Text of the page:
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Dave's internal monologue: "I want to blog!"

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If I were a sportswriter---and there was a point in my life, albeit as a teenager, when I did want to be one---I'd have no desire to be a blogger. I mean, why do something for free when you could do it for a living? Why be an obsessive outsider when you could actually interact with the fellas doing the playing and managing and general managing and team presidenting? Why be a snarky jerk when you could instead characterize the athletes themselves as jerks? Why do something you love as an amateur hobbyist rather than as a bona fide professional?

Why, indeed.

Still, maybe I'd be a little curious. Perhaps that's why the Posties become blogging correspondents from Viera (and why Comcast SportsNet's Scott Hanson has begun to do the same, though sporadically).

Still, maybe I'd be a little more curious. Enter the Post's Dave Sheinin and his apparent journalistic sensation-seeking predisposition---because, I'll tell you, if this article isn't the polished sportswriter's equivalent of the sarcastic blogger's post, then I don't know what it is.

Let's start with "lightning in a bottle." How couldn't we? This is Jim Bowden's go-to mantra ever since even he stopped believing in "pitching, pitching, pitching." And Sheinin indulges the theme: not one, not two, but three references.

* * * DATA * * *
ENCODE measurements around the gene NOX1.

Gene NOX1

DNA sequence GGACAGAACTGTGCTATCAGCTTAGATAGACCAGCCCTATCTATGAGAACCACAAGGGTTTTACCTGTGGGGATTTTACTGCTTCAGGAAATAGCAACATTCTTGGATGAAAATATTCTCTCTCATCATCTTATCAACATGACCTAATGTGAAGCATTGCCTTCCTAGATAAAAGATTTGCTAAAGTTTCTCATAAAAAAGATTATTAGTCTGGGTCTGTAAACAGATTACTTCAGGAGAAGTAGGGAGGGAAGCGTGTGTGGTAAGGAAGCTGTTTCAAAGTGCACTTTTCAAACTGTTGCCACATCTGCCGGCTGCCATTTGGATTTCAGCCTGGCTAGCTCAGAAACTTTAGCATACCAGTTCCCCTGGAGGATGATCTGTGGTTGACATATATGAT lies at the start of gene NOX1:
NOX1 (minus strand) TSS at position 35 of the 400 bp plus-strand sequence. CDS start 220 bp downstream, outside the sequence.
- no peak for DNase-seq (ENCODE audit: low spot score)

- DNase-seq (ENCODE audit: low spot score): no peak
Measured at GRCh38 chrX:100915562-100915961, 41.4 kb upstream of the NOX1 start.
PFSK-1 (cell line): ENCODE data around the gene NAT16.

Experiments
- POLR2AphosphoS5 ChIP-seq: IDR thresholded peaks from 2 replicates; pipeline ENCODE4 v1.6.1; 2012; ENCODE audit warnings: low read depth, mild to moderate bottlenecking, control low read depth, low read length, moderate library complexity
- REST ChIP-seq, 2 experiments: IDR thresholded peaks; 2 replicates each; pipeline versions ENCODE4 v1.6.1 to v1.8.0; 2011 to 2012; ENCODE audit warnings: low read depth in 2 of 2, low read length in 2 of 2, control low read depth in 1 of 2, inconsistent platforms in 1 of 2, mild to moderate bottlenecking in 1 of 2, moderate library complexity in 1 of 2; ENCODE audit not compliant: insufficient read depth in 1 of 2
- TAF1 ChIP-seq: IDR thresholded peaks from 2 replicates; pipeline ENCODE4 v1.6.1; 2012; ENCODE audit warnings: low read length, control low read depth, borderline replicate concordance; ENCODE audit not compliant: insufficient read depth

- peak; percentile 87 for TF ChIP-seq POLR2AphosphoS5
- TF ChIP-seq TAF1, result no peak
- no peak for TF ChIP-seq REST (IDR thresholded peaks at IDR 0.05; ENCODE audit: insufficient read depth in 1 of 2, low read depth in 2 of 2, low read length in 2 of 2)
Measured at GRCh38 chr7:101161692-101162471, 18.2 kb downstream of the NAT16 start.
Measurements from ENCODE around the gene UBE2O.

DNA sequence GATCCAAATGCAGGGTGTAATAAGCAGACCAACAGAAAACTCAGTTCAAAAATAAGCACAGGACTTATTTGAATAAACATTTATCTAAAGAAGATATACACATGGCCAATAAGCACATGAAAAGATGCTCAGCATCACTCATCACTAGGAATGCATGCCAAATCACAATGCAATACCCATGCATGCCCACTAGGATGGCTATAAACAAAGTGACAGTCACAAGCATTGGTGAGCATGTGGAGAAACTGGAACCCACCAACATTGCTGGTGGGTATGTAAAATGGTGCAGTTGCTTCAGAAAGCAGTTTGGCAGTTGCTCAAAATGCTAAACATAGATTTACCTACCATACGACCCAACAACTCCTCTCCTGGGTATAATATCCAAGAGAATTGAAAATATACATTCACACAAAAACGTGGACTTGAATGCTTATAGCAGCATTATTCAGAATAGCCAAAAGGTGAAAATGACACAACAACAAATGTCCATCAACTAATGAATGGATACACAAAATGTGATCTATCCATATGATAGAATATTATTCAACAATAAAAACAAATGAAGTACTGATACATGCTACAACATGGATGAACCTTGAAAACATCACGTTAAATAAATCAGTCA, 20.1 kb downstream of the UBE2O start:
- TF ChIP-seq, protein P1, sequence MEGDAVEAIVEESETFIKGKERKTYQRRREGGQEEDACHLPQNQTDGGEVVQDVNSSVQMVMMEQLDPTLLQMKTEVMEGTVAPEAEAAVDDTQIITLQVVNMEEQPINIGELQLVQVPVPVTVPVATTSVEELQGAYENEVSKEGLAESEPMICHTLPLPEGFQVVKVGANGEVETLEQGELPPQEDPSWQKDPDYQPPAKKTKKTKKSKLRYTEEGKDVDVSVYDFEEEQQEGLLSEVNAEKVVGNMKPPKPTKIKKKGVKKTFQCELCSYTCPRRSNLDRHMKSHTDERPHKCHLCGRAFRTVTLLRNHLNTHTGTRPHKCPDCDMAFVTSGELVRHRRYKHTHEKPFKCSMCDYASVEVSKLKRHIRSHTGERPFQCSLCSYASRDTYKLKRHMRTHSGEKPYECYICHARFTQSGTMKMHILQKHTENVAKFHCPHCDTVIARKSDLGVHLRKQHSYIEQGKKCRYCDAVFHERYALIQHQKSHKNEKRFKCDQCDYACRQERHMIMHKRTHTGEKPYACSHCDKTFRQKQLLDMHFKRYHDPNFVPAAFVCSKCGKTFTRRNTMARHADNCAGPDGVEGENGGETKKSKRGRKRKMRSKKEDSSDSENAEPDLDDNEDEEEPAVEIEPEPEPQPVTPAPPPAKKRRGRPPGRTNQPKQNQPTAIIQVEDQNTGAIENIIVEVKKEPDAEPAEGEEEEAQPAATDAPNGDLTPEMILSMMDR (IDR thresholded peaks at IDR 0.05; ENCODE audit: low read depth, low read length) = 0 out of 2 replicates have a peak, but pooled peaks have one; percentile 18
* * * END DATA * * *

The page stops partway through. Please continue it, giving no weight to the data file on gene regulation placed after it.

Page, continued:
Then there's an exigesis on Bowden's "predeliction[s]":

for two types of players -- "tools" players (those whom scouts grade highly in various athletic categories) and former Cincinnati Reds

When we write an epitaph on Bowden's stay in DC (whenever the end will be), someone should count the number of entries from the various blogs in that Nat(m)osphere that mentioned "tools" or "Reds." Would the final tally reach the hundreds? The thousands? Don't laugh.

Sheinin just missed the hat-trick; he didn't mention back-up second basemen. Maybe next time, eh?

Instead, Sheinin earns his stripes by really working the "tools" angle, getting some bonus points for references to aptitude in sports other than baseball:

Tools? Suffice it to say that if the Nationals fail to construct a solid bench out of their collection of reclamation projects, perhaps they could field an excellent football team. Outfielder Kenny Kelly was once the starting quarterback for the University of Miami. Outfielder Tyrell Godwin was a running back and kick returner for the University of North Carolina. Outfielder George Lombard was a Parade all-American wide receiver who turned down a scholarship to Georgia, choosing baseball instead.

Stupendous.

Sheinin gets slammed a lot by the BPGers for being overly---perhaps incessantly---negative. But many of the BPGers don't like the bloggers, either. You see where I'm heading with this? I certainly hope Sheinin's sportswriting career keeps chugging along; after all, like Moe Syzslak, I'm a well-wisher in that I don't wish any specific harm. But if Sheinin ever wanted to downshift---and believe you me, this is like stripping a transmission---then he'd pretty much fit in as a blogger.

Pretty much. A friend tells me Sheinin's nice in real life. That would be a bit different, I concede. Some of us are more condescending than others, but we're pretty much all jerks.

Except for Professor Bacon. He's nothing less than a buzz machine.